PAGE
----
Another symptom of corrosion is surface pitting and this is generally noticed on the sides of the links.  Rust is by far the most likely to be seen in industrial and mobile settings.  You will probably notice the red color first, but another symptom is kinks in the chain.  Kinks form when the chain isn’t exercised and the chain links, pin and sleeve rust together.  It is most noticeable when the chain is rusted together when engaged on the radius of the sprocket.

To prevent corrosion, you will need to remove the chain from the environment.  Sometimes the corrosive environment may be created from your lubricant.  Avoid lubricants that contain water, acids or alkalines. 

If you cannot separate the chain from the environment, maybe switching to serpentine or v-belts would be a better solution.  They are often more chemical resistant.  To prevent rust, proper lubrication must be done more often and before storage.

High Speeds

Any rotating piece of machinery has a critical speed; roller chains are no exception.  The critical speed is the chain velocity where uncontrolled vibrations will occur.  These vibrations are always undesirable.  The difficult thing is that the speed is very difficult to calculate and often gets overlooked.

The good news is that if you find your machine operating at the critical speed, a change of 10% can make a huge difference.  Critical speed is the function of length of chain span, tension in the chain (be sure to check high and low tension sides) and chain speed just to name a few.  For those of you who play guitar, this is the same concept.  We can alternate tension, string size and string length to get different frequencies. 

Just like with buckling, the best solution may be to add supports for the chain so that it can’t move.  Adding a support requires the chain to vibrate at the next highest natural frequency.  Using the guitar analogy this is adding the harmonics of (sequentially) the 12th, 7th and 5th fret. 

Using a chain tensioner can sometimes solve this problem as well, by adding more tension.  Using a lighter weight chain or switching to V-belts can also help.

So how do I prevent chains from causing problems?  The key is inspection and preventative maintenance.

Inspection of Roller Chains and Sprockets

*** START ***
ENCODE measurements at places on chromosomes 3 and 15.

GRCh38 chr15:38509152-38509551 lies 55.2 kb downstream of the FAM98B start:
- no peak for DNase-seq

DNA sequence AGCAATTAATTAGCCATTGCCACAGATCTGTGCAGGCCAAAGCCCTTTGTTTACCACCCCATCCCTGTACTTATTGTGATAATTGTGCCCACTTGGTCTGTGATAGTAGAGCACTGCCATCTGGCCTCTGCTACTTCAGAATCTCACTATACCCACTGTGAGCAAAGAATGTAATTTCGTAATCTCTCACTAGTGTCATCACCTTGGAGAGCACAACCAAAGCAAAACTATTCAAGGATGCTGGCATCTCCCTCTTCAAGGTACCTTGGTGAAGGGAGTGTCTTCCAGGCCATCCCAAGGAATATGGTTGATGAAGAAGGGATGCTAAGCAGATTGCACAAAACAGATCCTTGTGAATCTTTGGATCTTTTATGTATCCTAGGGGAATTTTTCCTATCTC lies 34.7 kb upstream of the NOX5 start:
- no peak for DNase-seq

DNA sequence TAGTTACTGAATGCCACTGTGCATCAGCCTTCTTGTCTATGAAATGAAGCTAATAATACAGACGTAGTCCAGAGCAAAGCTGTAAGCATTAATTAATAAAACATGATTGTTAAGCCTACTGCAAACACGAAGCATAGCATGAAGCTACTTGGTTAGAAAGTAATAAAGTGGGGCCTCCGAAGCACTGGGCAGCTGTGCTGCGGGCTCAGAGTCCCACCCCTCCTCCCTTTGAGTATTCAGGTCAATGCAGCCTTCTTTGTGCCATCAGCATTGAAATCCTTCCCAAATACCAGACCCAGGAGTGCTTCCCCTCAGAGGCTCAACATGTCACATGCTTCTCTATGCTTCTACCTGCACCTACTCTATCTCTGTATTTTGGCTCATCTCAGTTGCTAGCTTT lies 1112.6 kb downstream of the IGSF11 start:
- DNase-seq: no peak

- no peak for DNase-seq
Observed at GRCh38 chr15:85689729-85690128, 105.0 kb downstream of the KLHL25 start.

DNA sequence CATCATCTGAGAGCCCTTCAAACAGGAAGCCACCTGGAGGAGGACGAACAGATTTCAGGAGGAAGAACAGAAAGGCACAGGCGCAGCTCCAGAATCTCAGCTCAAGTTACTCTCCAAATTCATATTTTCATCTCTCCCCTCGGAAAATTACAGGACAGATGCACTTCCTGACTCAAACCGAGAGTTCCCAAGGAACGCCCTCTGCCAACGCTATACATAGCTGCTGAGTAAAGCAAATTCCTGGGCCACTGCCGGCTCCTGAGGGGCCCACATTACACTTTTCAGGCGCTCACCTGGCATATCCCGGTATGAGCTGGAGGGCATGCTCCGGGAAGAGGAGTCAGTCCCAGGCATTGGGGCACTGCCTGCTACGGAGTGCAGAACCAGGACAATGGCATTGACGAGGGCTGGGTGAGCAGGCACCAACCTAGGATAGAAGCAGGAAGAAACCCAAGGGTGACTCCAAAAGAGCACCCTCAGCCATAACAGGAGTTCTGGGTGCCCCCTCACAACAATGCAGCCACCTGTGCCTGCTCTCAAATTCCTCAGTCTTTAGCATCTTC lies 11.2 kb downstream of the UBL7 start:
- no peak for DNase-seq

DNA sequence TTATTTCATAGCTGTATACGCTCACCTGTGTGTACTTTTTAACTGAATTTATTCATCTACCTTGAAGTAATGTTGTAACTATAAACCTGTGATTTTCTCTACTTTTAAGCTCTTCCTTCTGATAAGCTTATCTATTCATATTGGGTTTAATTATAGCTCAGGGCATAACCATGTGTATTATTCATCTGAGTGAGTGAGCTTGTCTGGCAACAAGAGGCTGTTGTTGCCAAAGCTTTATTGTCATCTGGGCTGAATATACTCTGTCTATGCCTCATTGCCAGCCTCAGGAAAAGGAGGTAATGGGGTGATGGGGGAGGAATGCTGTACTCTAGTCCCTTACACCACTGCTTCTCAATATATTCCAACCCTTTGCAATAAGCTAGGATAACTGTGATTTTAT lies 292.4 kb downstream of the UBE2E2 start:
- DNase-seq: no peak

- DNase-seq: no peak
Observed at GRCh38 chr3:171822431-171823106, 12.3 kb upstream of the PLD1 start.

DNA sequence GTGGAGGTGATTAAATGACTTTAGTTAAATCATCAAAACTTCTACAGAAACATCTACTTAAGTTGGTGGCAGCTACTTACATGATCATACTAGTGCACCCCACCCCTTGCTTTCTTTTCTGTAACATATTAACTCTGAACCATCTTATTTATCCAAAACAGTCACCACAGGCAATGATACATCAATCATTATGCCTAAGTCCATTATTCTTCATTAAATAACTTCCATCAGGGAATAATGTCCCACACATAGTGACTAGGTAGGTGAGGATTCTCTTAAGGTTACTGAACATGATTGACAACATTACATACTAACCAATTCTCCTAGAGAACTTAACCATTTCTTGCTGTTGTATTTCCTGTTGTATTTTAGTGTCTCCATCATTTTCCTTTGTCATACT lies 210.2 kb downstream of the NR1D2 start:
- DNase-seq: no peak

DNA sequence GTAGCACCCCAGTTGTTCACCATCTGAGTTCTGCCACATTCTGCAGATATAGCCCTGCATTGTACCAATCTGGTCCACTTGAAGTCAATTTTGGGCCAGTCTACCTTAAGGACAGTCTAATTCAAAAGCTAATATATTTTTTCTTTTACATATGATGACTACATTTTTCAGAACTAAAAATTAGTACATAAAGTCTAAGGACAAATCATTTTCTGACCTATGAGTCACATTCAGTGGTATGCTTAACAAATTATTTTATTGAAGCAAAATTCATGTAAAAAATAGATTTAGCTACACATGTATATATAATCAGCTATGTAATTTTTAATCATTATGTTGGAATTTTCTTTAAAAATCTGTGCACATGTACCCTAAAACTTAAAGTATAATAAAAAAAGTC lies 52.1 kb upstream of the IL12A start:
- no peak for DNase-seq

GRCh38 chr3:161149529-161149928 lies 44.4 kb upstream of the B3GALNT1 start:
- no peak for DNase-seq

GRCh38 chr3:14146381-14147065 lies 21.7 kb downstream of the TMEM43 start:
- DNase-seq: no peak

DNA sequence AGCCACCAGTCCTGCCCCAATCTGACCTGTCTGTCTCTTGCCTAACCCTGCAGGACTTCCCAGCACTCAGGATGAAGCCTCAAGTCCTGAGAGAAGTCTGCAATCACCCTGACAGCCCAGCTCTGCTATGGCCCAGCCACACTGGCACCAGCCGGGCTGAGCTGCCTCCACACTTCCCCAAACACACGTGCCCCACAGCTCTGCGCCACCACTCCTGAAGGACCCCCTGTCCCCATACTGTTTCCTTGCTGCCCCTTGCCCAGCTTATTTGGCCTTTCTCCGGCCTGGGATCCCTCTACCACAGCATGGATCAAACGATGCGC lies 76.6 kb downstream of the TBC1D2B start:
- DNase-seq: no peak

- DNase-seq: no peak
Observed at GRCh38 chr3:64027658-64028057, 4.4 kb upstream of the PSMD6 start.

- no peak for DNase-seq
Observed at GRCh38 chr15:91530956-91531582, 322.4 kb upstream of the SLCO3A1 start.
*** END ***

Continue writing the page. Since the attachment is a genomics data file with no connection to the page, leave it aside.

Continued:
Inspection is critical for the longevity of your chain and sprocket system.  Inspections should be done daily and semi-annually or annually depending on the operating environment.  I would lean more towards semi-annually if your system is outside, in corrosive environments or if downtime has a severe impact on production.  It is far easier and less costly to schedule downtime than have it forced upon you.

Daily inspections should be designed to be quick and look only for major problems.  Some items should be done while running the machine and others while it is off.  Be sure to lock the machine out while inspecting! Here are some questions to think about when determining your daily inspection list.

  • Is the chain routed on the sprockets and other rests properly?
  • Does the chain tension appear to be right?
  • Are the shaft bearings lubricated?
  • Are there any objects that are in the way of the chain moving freely?
  • Are there any wires or hoses that could get caught?
  • Does the chain have enough oil on it?
  • Are the master links properly secured?
  • Are there any new or unusual sounds?
  • Are there visible signs of rust or other corrosion?
  • Is the chain tensioner working properly?
  • Are there any dynamic issues on the chain when running?
  • Is there any sign of misalignment in the system?
  • Are there any kinked links?
  • Are chain supports worn or damaged?

All these inspections can be done in a relatively short amount of time.  Having a daily checklist can prevent large amounts of machine downtime.  If the inspection process is simple and quick enough, the operators will be more likely to complete the process without much coercion. Now, onto the big inspection.

Six to Twelve Month Inspection

  • Perform all the tasks in the daily checklist.  – While this was probably already done with the operator, having a dedicated maintenance worker look over the machine is a necessity.  An employee from maintenance will more than likely be looking at the machine from a much different perspective and the likely result is he or she will find something the operator will not.
  • Check for chain stretching.  To do this, remove the chain from the machine and lay it out in a line pulling it tight.  Use a tape measure to measure between the leading edge of two pins.  For more accurate results measure as many links as possible.  If removing the chain is not possible or practical, you can use a set of calipers to measure the inside and outside dimensions between two sleeves.  Be sure to get as many links in the measurement as possible.  Average these numbers.  Using the formulas below, calculate the chain elongation.  If the chain has stretched more than 1.5% (0.015), it is time to replace the chain.